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When the first soft contact lenses were approved by the FDA in 1971, they were a smashing success. Today, almost 45 million Americans wear contact lenses, and it’s no wonder why—they’re easy to use and, when stored and cared for properly, safe. However, studies show that most people don’t care for their contact lenses as well as they should, putting their eyes at risk. These worrying statistics have led the CDC to observe an annual Contact Lens Safety Awareness Week.

Contact lenses are a great tool for anyone with refractive errors, but they do require maintenance. Reusable contact lenses need to be cleaned thoroughly and stored carefully to keep them sanitized. Otherwise, they can harbor vision-threatening viruses and bacteria. Though most infections (like pink eye) come with few long-term effects, some can damage your eye when left untreated and even lead to vision loss. The good news: there are ways to dramatically reduce your risk of eye infections. Taking proper care of your contacts is an excellent place to start.

Do NOT wear your contacts at night

Some contact lenses are specifically designed for overnight use, but most are meant to be taken out at the end of the day. People who wear their contacts overnight are eight times more likely to develop an infection, so make sure to leave them by your bedside! Sleeping in contacts can also worsen or cause dry eye.

Keep them away from water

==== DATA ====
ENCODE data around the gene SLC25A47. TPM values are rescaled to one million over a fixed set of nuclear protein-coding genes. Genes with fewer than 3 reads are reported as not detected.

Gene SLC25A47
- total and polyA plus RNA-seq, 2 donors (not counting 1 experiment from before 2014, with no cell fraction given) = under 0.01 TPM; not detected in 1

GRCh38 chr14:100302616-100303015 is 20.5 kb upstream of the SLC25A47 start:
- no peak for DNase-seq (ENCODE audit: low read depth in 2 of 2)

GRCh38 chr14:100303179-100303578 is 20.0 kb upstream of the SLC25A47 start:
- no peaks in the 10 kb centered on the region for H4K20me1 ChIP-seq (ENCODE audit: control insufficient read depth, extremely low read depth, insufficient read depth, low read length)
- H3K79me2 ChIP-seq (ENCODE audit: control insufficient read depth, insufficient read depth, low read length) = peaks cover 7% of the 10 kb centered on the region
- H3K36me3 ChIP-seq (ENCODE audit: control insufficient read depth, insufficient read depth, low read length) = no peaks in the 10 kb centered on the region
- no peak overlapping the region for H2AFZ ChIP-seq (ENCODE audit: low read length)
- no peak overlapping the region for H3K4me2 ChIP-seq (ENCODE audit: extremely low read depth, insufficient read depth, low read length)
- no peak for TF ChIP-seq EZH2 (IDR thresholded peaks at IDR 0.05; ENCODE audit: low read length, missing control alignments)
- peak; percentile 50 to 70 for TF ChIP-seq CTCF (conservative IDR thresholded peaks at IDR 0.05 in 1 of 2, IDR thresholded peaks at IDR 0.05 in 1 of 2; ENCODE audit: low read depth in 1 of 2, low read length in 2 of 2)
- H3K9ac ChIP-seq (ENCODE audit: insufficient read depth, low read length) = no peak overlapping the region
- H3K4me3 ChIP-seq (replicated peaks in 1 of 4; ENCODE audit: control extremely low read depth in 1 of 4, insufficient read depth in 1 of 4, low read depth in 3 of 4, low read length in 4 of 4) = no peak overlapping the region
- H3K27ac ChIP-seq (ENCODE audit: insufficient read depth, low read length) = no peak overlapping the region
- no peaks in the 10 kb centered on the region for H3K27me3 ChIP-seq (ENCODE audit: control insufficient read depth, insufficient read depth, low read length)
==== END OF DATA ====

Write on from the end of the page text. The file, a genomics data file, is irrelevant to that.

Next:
Swimming is an exciting way to have some fun in the sun this summer! But water is seldom sterile and carries many kinds of bacteria. The simple truth is that water and contacts do not mix. If you are wearing contacts, remove them before swimming or showering.

Change out your cases

Most people know how to clean and put away contacts in their cases. But those cases can also pick up bacteria of their own, leaving your contacts vulnerable. Save yourself the pain, and replace your case approximately every three months.

Wash your hands

Always wash your hands before touching your contacts or eyes. Any bacteria on your fingers or under the nails can get onto your contact lenses. Before handling contacts, scrub your hands thoroughly with soap and hot water.

And finally, if you start to have any problems, see your eye care provider immediately. If your eyes look or feel like they might be infected, we can provide a professional diagnosis and get you treated straight away.

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